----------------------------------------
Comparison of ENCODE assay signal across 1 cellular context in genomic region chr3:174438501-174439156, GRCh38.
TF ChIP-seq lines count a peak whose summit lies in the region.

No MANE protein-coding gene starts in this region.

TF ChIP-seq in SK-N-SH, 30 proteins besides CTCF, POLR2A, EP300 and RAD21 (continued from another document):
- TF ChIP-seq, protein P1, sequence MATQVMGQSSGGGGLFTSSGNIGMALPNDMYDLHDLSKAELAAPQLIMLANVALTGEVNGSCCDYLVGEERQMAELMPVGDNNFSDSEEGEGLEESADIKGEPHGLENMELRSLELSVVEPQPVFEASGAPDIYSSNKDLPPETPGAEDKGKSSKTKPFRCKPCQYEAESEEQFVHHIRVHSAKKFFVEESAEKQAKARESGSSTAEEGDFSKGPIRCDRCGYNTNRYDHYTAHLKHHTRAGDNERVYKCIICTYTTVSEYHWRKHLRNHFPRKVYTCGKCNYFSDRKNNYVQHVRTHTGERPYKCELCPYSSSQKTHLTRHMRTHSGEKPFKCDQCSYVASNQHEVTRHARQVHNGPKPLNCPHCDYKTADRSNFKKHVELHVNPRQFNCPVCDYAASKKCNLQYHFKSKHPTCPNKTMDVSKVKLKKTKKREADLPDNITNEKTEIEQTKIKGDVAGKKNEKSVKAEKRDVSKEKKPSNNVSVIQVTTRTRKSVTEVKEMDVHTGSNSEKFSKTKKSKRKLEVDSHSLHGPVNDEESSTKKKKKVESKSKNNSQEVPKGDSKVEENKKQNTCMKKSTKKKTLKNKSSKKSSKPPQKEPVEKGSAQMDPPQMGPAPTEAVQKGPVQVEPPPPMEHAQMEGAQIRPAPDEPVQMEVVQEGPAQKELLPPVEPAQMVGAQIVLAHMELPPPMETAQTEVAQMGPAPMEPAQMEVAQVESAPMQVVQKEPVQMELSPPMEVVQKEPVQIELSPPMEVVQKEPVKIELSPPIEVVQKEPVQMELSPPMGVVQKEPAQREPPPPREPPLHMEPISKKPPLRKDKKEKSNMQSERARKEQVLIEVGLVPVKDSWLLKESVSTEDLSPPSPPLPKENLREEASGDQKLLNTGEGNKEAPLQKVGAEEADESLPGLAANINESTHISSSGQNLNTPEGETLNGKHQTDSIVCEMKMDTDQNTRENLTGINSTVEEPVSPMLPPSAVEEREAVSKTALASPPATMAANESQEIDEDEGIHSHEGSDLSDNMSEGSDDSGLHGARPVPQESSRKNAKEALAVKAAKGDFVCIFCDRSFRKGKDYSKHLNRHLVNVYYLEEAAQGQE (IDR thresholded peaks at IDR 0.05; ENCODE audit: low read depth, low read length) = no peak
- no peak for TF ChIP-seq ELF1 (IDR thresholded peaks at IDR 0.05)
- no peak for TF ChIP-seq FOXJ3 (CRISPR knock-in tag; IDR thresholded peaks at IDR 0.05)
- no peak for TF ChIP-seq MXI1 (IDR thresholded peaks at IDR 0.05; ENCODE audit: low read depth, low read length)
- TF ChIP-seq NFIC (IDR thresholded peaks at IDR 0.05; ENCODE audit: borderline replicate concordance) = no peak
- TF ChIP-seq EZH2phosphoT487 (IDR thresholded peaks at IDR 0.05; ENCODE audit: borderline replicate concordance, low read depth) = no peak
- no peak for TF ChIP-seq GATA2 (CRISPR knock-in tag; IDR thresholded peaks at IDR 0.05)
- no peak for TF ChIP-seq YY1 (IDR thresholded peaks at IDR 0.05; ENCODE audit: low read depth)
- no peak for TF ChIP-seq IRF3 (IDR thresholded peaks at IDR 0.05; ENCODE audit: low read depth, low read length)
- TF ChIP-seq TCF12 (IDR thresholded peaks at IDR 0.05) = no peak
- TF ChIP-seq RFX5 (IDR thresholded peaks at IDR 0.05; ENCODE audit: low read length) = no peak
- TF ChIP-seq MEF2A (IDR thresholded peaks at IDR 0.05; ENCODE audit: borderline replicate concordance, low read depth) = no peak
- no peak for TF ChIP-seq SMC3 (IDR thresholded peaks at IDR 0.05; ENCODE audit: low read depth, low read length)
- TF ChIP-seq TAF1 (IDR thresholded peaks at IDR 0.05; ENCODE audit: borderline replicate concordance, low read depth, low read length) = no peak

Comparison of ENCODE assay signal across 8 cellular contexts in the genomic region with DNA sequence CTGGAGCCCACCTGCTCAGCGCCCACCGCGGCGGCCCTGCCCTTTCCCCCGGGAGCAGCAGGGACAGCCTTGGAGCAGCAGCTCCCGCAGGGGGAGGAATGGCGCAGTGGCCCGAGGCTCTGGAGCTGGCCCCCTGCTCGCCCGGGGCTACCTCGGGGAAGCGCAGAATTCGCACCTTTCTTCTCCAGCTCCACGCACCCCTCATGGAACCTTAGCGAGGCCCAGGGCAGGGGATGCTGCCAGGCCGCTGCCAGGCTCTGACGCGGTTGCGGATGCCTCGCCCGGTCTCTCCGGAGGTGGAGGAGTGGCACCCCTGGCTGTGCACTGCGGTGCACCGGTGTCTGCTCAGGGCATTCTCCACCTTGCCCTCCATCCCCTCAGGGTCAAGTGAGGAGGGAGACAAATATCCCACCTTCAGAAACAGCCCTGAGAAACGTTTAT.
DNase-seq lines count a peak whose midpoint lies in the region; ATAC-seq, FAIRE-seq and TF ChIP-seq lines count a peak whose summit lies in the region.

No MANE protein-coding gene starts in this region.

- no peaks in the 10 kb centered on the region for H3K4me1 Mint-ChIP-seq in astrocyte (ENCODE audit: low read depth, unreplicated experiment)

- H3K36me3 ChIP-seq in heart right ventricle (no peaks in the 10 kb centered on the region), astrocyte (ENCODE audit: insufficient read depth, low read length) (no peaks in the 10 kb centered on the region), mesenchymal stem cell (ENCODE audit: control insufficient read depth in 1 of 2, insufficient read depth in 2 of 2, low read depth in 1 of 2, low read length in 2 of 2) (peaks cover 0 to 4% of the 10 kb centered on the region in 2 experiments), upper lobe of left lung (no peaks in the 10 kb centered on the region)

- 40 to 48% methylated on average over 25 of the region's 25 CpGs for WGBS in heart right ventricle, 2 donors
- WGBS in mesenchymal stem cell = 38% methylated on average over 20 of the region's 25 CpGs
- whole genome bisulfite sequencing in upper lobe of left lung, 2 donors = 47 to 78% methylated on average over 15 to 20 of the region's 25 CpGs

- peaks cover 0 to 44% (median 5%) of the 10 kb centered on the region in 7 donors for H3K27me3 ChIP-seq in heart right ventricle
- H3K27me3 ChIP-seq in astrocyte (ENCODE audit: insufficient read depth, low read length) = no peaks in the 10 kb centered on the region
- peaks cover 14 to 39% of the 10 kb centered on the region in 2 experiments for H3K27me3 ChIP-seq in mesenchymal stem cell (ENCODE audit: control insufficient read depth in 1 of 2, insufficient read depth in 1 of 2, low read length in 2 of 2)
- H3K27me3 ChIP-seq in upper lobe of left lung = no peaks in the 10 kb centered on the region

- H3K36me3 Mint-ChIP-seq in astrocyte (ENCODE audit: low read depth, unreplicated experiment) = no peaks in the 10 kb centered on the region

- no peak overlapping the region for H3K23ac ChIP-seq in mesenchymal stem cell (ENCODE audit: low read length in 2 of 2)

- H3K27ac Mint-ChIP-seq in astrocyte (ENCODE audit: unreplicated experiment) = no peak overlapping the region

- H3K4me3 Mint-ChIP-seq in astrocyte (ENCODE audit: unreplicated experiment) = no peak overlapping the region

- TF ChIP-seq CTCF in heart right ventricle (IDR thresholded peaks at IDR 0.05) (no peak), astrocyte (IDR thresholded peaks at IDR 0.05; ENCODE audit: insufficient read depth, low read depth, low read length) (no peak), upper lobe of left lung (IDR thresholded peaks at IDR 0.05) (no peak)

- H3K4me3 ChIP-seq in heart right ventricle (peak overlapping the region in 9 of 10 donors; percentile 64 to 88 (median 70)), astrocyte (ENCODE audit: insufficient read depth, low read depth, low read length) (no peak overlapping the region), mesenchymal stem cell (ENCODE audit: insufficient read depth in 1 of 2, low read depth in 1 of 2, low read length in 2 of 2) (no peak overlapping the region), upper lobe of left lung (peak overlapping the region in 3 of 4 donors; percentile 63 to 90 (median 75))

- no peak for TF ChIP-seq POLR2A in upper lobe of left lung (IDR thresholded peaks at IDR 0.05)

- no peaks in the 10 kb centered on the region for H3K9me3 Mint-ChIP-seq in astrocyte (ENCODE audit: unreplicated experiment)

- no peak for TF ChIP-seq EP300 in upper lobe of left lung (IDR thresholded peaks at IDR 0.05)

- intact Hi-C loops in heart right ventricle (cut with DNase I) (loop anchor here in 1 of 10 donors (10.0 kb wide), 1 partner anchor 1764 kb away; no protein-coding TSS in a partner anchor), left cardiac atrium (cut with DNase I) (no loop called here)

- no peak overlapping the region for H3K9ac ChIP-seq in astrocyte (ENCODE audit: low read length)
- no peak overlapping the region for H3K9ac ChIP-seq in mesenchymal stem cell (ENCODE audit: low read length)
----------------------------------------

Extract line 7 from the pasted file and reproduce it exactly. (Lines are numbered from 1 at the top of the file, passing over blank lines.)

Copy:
- no peak for TF ChIP-seq FOXJ3 (CRISPR knock-in tag; IDR thresholded peaks at IDR 0.05)